I am one of three daughters.
The middle one, to be precise. Which yes, since you asked (You did. I know you did.), does also mean the obnoxious, look-at-me-here-I-am, emotional and dramatic one.
(Really? Really with the surprise on that? I should think the pieces would be falling into place.)
Growing up, my sisters and I would ask my dad if he ever wanted sons. He'd reply, "No. I always wanted girls. Boys grow up and leave you. Girls always come home." Satisfied, we stopped asking.
When we got older and suspected that his answer, while clever and sweet, might have been a simple way to deflect an unanswerable question, we asked again.
Same answer. And we were clever enough to discern he meant what he said. Satisfied, we stopped asking.
And, we didn't need to ask. We never did.
My father never gave us any reason to think there was anything wanting in his life. He taught us to love what he loved. To love how he loved.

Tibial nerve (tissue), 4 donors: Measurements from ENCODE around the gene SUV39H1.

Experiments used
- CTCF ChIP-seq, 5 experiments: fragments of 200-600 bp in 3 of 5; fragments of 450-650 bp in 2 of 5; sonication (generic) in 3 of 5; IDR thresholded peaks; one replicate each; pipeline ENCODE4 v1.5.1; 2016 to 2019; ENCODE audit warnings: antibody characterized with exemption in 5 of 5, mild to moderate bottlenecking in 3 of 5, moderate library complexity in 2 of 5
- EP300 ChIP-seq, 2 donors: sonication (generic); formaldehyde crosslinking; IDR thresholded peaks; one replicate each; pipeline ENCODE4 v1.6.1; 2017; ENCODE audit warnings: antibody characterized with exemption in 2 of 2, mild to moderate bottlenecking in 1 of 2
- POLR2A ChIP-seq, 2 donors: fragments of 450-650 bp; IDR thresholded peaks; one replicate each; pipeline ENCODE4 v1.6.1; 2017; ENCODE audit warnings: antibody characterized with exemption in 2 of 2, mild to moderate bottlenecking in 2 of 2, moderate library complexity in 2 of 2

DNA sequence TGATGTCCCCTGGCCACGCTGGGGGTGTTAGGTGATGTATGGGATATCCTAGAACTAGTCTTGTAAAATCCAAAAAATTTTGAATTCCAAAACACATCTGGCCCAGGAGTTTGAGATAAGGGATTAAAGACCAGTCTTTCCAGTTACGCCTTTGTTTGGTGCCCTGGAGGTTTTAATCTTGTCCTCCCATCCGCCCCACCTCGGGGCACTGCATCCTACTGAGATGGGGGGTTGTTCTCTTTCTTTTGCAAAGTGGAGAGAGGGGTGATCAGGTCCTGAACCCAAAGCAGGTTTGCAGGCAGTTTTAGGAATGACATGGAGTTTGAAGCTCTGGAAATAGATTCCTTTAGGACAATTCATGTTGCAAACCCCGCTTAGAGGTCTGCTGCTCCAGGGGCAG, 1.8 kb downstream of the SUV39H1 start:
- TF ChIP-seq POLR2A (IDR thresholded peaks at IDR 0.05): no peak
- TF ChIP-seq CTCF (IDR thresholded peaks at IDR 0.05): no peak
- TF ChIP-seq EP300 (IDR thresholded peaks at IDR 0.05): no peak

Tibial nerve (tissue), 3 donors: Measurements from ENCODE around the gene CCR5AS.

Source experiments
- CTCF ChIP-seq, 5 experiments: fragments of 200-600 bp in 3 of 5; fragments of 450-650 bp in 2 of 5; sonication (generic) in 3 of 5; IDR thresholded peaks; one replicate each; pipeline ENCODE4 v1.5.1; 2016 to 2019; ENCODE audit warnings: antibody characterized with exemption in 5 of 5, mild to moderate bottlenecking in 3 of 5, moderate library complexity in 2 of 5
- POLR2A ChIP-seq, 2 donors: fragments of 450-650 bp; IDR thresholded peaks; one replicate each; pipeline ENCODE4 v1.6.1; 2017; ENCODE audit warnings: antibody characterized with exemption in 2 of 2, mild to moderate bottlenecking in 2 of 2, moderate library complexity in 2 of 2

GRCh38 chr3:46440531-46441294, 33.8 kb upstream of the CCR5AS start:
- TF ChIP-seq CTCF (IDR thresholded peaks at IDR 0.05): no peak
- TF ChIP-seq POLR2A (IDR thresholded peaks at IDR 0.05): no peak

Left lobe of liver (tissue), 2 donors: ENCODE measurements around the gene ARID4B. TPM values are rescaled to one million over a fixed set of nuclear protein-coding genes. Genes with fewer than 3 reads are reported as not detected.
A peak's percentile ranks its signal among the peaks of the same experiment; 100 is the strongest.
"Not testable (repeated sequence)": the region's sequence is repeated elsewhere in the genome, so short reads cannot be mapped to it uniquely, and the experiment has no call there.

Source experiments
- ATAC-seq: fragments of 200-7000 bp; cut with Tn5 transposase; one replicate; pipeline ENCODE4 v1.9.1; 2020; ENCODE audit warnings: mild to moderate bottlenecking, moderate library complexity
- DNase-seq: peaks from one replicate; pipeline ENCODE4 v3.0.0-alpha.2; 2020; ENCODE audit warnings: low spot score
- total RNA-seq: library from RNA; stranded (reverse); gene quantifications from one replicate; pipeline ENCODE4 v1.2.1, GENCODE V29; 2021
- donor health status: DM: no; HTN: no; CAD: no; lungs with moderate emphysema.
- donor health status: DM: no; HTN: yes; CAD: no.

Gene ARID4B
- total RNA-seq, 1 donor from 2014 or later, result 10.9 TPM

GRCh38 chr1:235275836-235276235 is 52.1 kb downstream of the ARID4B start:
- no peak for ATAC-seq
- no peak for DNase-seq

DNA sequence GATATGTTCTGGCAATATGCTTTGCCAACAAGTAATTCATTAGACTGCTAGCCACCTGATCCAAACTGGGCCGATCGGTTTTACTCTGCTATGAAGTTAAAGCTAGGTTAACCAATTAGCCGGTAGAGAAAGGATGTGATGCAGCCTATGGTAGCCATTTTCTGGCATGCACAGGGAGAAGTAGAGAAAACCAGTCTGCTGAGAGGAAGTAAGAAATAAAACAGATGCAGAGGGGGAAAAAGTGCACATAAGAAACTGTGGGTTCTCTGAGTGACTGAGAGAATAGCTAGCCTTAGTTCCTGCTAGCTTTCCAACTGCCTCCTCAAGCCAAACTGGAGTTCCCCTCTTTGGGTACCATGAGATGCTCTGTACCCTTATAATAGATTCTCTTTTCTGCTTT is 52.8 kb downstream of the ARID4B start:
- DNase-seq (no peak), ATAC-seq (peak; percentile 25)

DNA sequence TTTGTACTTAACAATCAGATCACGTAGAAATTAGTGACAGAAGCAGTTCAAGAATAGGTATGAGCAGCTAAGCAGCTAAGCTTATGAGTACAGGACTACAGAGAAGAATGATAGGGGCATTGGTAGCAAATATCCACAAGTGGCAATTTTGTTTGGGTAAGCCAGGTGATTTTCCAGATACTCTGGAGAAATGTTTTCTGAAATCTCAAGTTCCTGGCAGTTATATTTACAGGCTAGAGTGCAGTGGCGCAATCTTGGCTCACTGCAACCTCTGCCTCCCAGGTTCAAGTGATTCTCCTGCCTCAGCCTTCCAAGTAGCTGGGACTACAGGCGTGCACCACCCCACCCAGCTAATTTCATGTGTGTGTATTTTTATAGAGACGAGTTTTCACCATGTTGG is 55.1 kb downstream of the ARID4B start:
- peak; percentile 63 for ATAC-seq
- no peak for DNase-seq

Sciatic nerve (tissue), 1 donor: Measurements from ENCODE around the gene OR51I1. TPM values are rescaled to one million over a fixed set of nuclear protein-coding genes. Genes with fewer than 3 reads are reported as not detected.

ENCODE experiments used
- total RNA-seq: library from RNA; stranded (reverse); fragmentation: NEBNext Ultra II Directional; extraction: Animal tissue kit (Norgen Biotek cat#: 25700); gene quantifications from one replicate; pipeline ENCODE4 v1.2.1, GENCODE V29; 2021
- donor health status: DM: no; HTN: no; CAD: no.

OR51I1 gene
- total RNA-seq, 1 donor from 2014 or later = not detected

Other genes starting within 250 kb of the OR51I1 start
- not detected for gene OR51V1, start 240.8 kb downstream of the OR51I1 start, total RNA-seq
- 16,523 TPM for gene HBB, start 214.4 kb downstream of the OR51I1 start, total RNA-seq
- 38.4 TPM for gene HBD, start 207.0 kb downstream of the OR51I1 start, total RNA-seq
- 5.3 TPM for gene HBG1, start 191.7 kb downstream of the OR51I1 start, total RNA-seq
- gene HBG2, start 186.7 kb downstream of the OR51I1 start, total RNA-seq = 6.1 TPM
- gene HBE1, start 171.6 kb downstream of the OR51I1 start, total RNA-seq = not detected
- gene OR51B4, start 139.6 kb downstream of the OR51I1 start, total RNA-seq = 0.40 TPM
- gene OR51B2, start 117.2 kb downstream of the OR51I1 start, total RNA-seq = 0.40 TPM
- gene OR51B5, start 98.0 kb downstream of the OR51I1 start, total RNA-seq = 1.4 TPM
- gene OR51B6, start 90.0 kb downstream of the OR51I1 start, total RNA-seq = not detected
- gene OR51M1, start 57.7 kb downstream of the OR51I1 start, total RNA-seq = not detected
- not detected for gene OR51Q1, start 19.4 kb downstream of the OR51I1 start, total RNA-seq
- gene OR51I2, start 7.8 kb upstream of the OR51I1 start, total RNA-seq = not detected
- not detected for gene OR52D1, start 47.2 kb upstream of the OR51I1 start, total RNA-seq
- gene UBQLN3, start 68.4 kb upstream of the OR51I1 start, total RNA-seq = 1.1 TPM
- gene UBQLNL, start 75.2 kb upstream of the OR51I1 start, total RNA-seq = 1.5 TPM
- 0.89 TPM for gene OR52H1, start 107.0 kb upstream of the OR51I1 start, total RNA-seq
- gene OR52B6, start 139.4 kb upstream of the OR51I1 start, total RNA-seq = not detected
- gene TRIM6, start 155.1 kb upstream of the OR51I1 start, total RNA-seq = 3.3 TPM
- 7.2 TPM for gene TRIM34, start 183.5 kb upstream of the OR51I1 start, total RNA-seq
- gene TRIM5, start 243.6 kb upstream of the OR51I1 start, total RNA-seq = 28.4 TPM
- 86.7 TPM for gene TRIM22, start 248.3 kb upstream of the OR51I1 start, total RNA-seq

My love of words and knowledge and adventure all come from my father. I don't remember a day when I couldn't read, didn't have a question forming in my mind or didn't want to explore whatever it was I saw around me. I don't remember a time when I wasn't surrounded by books, didn't have a desire to wander through a museum or didn't want to see for myself the things that other people only saw in pictures.
My father taught me how to read by reading to me. My father taught me how to learn by learning with me. My father taught me how to appreciate everything around me by not hiding his wonder in everything around him. My father took me to libraries, museums, zoos, parks and landmarks large and small throughout America and Europe, and I seek them out for myself now. Because I want to. I have to. It's in my blood. It's in every breath I take.
My father taught me how to love by loving. Unconditionally. And I can't elaborate on that, because there are no qualifiers. It simply is what it is.
I could, however, elaborate endlessly on everything else my father taught me — and perhaps I already do. Everyday. Right here.
But not now.
Right now, I'm going home.